Garden Bloggers’ Bloom Day April 2009

by Kathy Purdy on April 15, 2009 · 28 comments

in What's up/blooming

The second wave of crocus washes over the Crocus Bank. (c) Cadence Purdy

The second wave of crocus washes over the Crocus Bank. (c) Cadence Purdy

Looking over last year’s April Bloom Day post, I see the same things blooming at pretty much the same time. The smaller-and-earlier species crocus are on the wane, but the later-and-larger Dutch crocus are definitely making a color statement. I’m thinking about getting more of these and extending the crocus bank further towards the road and maybe wrapping around. I don’t have to make up my mind now, but I need to take a picture of the area in question, print it out, and mark exactly where I want them to go, because if I do choose to plant more, I’ll need some way to remember where they currently end.

These Siberian squills have self-sown.

These Siberian squills have self-sown.

I planted these Siberian squills at the base of a dry-stacked stone wall, and they are thriving, multiplying by seed as well as by bulb.

apr09daffodilsThe earliest daffodils are blooming, but there are plenty more to come. This particular clump came from bulbs that were already growing here, and I lifted them and divided them. I have no idea what variety they are.

Pink Splash corydalis from Odyssey BulbsThis pink corydalis is larger than last year, but the color seems more washed out than last year. Maybe that 16F night we had earlier in the week changed the color.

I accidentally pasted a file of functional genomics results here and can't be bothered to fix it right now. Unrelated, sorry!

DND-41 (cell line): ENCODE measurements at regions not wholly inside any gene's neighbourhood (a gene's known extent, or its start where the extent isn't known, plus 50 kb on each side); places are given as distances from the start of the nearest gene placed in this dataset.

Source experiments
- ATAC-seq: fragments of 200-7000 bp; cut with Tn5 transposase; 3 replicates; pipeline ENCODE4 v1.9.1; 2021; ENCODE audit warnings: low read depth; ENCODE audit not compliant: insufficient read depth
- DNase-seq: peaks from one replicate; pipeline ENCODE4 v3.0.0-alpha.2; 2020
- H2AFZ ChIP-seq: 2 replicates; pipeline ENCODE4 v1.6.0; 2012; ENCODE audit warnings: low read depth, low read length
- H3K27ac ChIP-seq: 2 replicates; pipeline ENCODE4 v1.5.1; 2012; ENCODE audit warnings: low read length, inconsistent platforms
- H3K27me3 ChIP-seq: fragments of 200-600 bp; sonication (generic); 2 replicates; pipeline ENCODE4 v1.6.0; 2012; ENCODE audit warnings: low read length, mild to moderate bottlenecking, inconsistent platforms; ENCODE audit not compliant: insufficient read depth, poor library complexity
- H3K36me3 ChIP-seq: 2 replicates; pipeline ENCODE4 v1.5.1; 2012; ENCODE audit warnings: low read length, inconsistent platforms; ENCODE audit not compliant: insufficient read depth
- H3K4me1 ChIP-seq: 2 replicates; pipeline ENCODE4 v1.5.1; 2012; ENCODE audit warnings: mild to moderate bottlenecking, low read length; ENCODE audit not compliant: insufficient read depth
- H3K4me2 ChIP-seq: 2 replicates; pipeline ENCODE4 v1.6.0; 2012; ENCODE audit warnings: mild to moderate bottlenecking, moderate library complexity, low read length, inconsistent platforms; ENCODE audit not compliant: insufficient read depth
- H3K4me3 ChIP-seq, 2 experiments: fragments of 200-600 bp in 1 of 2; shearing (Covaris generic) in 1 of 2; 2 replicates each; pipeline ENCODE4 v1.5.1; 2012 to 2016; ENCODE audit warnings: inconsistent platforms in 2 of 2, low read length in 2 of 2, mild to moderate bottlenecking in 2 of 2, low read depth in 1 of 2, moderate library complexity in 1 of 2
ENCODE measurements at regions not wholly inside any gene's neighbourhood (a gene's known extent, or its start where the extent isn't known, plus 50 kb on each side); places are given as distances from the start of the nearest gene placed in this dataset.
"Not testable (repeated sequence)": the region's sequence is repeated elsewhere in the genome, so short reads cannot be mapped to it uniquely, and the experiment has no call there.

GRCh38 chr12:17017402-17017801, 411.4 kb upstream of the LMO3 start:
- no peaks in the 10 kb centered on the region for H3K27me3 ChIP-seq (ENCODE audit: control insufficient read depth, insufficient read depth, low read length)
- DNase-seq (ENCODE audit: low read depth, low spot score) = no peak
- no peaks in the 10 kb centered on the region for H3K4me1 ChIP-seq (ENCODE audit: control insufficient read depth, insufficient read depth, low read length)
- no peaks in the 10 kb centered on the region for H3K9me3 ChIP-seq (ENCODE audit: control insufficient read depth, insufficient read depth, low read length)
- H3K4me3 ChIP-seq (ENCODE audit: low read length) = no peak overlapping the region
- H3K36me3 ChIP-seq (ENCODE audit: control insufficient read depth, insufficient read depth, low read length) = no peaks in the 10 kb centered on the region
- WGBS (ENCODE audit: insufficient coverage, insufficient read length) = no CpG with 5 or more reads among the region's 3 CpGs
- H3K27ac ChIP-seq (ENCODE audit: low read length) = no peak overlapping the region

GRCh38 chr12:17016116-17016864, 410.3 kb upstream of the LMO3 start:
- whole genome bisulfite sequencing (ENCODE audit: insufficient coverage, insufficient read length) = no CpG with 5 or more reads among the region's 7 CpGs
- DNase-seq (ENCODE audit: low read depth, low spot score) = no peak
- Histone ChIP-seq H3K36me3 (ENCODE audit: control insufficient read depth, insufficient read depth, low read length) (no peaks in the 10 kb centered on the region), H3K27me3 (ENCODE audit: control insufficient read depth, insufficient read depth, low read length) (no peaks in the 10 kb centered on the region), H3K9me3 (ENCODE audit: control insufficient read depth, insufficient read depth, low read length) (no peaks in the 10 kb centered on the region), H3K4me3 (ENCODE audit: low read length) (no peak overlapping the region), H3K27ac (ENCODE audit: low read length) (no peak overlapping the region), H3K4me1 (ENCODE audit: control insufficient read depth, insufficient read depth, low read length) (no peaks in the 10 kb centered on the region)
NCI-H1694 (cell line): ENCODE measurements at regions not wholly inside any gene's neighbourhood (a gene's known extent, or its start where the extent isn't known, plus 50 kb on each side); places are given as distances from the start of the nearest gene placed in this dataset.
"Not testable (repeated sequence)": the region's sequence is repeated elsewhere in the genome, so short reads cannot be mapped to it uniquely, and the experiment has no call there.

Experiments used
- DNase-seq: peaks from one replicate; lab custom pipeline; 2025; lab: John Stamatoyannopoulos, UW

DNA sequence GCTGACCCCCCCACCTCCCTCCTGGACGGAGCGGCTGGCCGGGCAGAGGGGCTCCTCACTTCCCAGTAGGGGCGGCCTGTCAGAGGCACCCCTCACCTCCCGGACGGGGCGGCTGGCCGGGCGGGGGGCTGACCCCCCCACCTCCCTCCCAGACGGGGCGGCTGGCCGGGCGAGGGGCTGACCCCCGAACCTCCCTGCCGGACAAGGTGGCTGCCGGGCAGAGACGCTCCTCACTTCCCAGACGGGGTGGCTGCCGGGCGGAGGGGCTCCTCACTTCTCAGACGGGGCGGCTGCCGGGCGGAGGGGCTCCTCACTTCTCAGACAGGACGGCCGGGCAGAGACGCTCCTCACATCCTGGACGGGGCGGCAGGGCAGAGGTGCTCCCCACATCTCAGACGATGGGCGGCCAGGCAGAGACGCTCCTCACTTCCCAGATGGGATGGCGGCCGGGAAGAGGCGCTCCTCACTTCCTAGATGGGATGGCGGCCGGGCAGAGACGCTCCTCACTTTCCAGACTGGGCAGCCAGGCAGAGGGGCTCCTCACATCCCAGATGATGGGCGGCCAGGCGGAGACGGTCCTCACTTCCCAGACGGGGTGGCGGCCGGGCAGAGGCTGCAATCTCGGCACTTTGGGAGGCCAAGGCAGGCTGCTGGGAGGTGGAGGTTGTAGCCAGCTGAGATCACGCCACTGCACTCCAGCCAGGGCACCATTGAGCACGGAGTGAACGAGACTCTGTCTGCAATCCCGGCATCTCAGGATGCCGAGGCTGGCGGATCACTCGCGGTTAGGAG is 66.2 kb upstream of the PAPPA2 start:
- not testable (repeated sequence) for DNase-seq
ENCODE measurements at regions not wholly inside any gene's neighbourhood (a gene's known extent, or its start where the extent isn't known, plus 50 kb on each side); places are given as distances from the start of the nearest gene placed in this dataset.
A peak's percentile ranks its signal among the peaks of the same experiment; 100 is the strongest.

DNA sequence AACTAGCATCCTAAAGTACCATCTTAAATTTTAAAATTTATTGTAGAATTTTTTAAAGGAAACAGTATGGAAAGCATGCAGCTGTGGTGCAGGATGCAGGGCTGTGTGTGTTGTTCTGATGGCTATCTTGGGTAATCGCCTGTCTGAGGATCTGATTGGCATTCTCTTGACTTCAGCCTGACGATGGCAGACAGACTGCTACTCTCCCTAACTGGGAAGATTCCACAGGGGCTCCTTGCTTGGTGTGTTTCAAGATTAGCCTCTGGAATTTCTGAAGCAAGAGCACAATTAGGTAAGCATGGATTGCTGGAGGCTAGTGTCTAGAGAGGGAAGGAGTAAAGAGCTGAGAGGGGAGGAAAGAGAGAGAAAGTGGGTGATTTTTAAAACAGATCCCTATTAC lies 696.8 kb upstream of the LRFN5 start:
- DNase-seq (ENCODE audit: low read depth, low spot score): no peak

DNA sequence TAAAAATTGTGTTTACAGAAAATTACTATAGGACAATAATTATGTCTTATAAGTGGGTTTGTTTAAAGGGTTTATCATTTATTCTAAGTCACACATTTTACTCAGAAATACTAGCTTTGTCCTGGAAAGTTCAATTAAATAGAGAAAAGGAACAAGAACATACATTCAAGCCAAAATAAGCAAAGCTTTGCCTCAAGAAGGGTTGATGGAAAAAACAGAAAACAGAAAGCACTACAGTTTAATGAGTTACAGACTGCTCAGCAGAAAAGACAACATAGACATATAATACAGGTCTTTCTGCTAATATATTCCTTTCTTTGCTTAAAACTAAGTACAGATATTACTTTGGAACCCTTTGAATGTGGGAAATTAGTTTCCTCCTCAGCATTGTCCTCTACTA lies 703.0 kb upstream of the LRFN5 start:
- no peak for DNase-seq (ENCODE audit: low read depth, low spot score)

Click to enlarge

Click to enlarge

This ‘Spring Glow’ cornelian cherry seems to have a more upright habit than others I’ve seen. It is in full bud, but most of the individual florets are not yet open, just like last year.

The New Jewel in the Spring Garden

I have one flower blooming for the first time in my garden:
apr09hepatica_blueThis is Hepatica nobilis. I bought it from Seneca Hill Perennials with the unremarkable name of Mixed Blues. There is actually more of a violet cast to the flowers; they are not quite as blue as the photo makes them appear, but they definitely are dramatic. When I ordered this one, I mistakenly thought it was the native species. It’s not, but it’s still a great plant for the early spring garden.

Inspired by the words of Elizabeth Lawrence, “We can have flowers nearly every month of the year,” Carol of May Dreams Gardens started Garden Bloggers Bloom Day. On the 15th of every month, garden bloggers from all over the world publish what is currently blooming in their gardens, and leave a link in Mr. Linky and the comments of May Dreams Gardens.


Kathy Purdy is a colchicum evangelist, converting unsuspecting gardeners into colchicophiles. She would be delighted to speak to your group about colchicums or other gardening topics. Kathy's been writing since 4th grade, gardening since high school, and blogging since 2002.

Gardening may well be one of the world's most important fantasies.
Henry Mitchell, in The Essential Earthman

{ 26 comments… read them below or add one }

Craig @ Ellis Hollow April 16, 2009 at 8:10 pm

Ken in Sweden has some great hepaticas:

Save some seed for me.

Craig @ Ellis Hollow’s last blog post..Snowdrops in NY Times


Lori April 16, 2009 at 2:03 pm

I also really love the picture on the upper right hand corner of the swath of daffodils. Sometimes I really miss living in WI where spring bulbs stole the show!

Lori’s last blog post..Garden Blogger’s Bloom Day – April